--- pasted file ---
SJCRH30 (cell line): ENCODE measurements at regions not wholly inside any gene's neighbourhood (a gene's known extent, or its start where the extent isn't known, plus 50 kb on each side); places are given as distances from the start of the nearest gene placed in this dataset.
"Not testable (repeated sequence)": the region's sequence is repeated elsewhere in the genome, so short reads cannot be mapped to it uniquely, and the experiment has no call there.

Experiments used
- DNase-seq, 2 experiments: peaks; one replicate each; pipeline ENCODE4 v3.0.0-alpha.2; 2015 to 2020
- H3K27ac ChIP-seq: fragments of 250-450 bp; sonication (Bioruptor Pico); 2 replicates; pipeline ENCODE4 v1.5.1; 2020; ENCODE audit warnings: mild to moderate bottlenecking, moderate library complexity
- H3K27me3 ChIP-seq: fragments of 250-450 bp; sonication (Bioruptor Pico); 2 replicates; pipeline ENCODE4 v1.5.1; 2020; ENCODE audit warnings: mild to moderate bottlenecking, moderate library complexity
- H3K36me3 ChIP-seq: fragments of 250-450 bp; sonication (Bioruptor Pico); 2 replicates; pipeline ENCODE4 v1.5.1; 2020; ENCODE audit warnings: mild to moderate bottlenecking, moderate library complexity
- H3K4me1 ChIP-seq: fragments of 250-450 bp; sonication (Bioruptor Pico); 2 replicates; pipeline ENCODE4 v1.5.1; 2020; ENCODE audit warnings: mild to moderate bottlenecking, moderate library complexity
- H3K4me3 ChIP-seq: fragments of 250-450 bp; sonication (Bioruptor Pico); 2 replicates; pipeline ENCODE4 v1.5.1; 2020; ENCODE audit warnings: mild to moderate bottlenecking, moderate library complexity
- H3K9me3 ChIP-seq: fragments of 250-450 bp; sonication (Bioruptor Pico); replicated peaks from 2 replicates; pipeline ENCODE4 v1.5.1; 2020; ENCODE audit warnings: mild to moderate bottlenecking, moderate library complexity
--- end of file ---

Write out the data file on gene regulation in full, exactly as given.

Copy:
SJCRH30 (cell line): ENCODE measurements at regions not wholly inside any gene's neighbourhood (a gene's known extent, or its start where the extent isn't known, plus 50 kb on each side); places are given as distances from the start of the nearest gene placed in this dataset.
"Not testable (repeated sequence)": the region's sequence is repeated elsewhere in the genome, so short reads cannot be mapped to it uniquely, and the experiment has no call there.

Experiments used
- DNase-seq, 2 experiments: peaks; one replicate each; pipeline ENCODE4 v3.0.0-alpha.2; 2015 to 2020
- H3K27ac ChIP-seq: fragments of 250-450 bp; sonication (Bioruptor Pico); 2 replicates; pipeline ENCODE4 v1.5.1; 2020; ENCODE audit warnings: mild to moderate bottlenecking, moderate library complexity
- H3K27me3 ChIP-seq: fragments of 250-450 bp; sonication (Bioruptor Pico); 2 replicates; pipeline ENCODE4 v1.5.1; 2020; ENCODE audit warnings: mild to moderate bottlenecking, moderate library complexity
- H3K36me3 ChIP-seq: fragments of 250-450 bp; sonication (Bioruptor Pico); 2 replicates; pipeline ENCODE4 v1.5.1; 2020; ENCODE audit warnings: mild to moderate bottlenecking, moderate library complexity
- H3K4me1 ChIP-seq: fragments of 250-450 bp; sonication (Bioruptor Pico); 2 replicates; pipeline ENCODE4 v1.5.1; 2020; ENCODE audit warnings: mild to moderate bottlenecking, moderate library complexity
- H3K4me3 ChIP-seq: fragments of 250-450 bp; sonication (Bioruptor Pico); 2 replicates; pipeline ENCODE4 v1.5.1; 2020; ENCODE audit warnings: mild to moderate bottlenecking, moderate library complexity
- H3K9me3 ChIP-seq: fragments of 250-450 bp; sonication (Bioruptor Pico); replicated peaks from 2 replicates; pipeline ENCODE4 v1.5.1; 2020; ENCODE audit warnings: mild to moderate bottlenecking, moderate library complexity